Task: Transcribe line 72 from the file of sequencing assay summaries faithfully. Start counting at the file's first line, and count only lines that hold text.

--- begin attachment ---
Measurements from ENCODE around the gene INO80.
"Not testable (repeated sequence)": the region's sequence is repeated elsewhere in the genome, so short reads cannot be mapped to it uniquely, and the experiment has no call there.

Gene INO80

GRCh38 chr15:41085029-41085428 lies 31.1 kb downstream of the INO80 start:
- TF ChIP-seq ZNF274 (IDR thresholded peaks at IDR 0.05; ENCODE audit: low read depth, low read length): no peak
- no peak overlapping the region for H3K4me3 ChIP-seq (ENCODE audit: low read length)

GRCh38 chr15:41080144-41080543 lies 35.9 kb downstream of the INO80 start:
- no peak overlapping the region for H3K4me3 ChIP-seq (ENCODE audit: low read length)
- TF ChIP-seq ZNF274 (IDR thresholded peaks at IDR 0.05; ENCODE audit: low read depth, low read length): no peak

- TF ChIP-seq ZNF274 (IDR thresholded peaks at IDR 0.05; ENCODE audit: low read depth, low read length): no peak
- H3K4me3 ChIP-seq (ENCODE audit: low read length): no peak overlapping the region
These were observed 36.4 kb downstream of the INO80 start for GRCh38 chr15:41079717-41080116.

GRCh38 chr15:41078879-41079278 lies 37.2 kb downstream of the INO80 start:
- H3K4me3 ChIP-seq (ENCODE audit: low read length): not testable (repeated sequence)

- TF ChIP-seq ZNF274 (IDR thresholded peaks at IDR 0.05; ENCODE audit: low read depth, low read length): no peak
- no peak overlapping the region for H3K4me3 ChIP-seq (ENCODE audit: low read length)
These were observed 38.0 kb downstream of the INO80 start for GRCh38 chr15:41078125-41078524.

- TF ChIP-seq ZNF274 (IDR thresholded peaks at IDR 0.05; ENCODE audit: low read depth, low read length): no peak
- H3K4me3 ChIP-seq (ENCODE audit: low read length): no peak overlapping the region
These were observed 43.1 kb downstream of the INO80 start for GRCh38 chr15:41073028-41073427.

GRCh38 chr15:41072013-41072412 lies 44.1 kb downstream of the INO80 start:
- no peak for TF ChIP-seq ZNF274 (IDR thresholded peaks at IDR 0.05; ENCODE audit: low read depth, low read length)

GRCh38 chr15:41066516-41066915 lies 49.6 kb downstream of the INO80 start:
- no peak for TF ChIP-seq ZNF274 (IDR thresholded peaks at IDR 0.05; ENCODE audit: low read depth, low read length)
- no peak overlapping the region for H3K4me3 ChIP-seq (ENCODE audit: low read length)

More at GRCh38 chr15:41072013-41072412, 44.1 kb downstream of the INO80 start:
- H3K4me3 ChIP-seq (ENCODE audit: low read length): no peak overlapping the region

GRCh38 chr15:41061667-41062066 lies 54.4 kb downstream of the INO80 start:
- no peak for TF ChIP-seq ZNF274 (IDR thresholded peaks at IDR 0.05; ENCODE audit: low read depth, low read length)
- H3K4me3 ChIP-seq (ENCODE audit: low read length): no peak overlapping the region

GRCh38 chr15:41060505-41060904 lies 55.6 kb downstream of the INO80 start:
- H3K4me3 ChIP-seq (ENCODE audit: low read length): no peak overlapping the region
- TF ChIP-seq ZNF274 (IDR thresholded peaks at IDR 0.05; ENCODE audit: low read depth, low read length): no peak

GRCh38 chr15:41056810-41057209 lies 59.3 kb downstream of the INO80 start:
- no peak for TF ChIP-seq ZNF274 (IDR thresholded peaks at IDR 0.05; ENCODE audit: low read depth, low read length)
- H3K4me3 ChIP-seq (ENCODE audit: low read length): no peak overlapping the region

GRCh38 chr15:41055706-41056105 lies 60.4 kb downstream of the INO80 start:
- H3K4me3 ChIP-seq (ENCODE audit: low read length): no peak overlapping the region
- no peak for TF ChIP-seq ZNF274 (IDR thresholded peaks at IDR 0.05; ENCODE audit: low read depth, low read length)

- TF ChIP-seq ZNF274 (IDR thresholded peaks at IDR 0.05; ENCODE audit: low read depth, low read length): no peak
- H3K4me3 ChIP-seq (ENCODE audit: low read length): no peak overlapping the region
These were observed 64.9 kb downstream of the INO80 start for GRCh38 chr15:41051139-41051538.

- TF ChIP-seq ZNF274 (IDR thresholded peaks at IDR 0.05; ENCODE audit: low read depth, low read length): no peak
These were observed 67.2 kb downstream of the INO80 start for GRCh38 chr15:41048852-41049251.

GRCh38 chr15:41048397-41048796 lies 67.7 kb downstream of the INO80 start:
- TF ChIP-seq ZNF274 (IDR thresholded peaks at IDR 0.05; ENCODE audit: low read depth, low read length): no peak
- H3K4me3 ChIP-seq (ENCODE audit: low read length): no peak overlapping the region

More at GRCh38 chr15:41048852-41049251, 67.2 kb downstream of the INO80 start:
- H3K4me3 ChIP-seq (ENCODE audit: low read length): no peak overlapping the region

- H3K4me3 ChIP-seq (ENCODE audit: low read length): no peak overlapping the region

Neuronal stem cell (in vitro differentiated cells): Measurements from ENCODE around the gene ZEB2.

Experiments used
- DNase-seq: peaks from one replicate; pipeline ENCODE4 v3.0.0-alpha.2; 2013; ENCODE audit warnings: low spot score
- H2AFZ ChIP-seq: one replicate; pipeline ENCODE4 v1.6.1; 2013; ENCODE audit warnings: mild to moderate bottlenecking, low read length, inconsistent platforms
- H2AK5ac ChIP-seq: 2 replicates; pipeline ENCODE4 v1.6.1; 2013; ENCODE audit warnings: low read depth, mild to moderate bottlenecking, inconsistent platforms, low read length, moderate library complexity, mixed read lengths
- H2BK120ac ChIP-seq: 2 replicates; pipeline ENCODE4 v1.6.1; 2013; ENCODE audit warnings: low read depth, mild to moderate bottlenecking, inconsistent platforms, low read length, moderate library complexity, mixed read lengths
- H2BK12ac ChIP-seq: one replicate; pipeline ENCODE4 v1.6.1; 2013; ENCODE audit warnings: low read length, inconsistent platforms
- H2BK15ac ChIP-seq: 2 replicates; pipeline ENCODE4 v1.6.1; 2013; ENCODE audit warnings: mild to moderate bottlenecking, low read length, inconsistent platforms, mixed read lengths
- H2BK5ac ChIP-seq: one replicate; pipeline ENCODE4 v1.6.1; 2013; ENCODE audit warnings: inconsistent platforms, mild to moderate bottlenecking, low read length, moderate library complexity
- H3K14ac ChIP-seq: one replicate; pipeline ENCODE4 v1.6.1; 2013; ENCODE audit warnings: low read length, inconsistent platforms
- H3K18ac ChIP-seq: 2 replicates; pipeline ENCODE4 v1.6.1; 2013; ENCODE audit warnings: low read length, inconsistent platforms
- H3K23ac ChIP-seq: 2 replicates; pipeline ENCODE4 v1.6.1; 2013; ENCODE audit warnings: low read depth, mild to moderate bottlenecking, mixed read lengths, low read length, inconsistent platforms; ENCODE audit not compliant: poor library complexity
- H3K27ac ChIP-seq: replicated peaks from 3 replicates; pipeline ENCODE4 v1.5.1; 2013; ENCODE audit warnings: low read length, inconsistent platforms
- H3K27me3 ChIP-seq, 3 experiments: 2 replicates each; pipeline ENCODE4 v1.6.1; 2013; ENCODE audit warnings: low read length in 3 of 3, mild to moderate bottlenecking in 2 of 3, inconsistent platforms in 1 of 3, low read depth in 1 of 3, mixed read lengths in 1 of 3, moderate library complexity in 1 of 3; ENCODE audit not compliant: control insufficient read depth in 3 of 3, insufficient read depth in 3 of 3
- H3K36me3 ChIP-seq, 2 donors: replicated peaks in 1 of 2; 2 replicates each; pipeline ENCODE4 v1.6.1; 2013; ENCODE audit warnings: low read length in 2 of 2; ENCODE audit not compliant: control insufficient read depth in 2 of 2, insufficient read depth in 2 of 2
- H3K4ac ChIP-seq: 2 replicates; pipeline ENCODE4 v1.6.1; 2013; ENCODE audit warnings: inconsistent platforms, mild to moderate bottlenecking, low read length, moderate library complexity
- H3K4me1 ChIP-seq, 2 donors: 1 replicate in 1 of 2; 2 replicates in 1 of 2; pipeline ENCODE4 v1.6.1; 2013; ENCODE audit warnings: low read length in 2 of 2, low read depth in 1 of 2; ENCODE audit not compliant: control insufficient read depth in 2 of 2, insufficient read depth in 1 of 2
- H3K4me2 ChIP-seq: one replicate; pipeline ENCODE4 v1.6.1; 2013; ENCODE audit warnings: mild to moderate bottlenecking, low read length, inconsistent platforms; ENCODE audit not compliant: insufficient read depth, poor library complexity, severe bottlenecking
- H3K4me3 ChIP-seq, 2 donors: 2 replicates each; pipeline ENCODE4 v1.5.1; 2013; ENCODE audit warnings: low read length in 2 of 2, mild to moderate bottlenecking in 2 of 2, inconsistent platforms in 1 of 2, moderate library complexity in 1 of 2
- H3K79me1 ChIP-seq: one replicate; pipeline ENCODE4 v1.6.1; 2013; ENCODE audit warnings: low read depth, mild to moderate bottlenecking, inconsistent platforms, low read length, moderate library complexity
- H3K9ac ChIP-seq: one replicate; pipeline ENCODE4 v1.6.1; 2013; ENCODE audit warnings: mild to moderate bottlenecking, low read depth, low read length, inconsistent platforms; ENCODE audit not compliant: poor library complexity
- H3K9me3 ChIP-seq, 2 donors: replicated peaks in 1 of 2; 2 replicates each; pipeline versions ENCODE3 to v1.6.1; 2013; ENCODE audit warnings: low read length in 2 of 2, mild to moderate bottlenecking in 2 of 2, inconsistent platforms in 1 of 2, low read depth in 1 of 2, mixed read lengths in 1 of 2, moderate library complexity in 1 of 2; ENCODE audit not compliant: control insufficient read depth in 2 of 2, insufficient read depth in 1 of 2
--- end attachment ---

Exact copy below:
- H3K9me3 ChIP-seq, 2 donors: replicated peaks in 1 of 2; 2 replicates each; pipeline versions ENCODE3 to v1.6.1; 2013; ENCODE audit warnings: low read length in 2 of 2, mild to moderate bottlenecking in 2 of 2, inconsistent platforms in 1 of 2, low read depth in 1 of 2, mixed read lengths in 1 of 2, moderate library complexity in 1 of 2; ENCODE audit not compliant: control insufficient read depth in 2 of 2, insufficient read depth in 1 of 2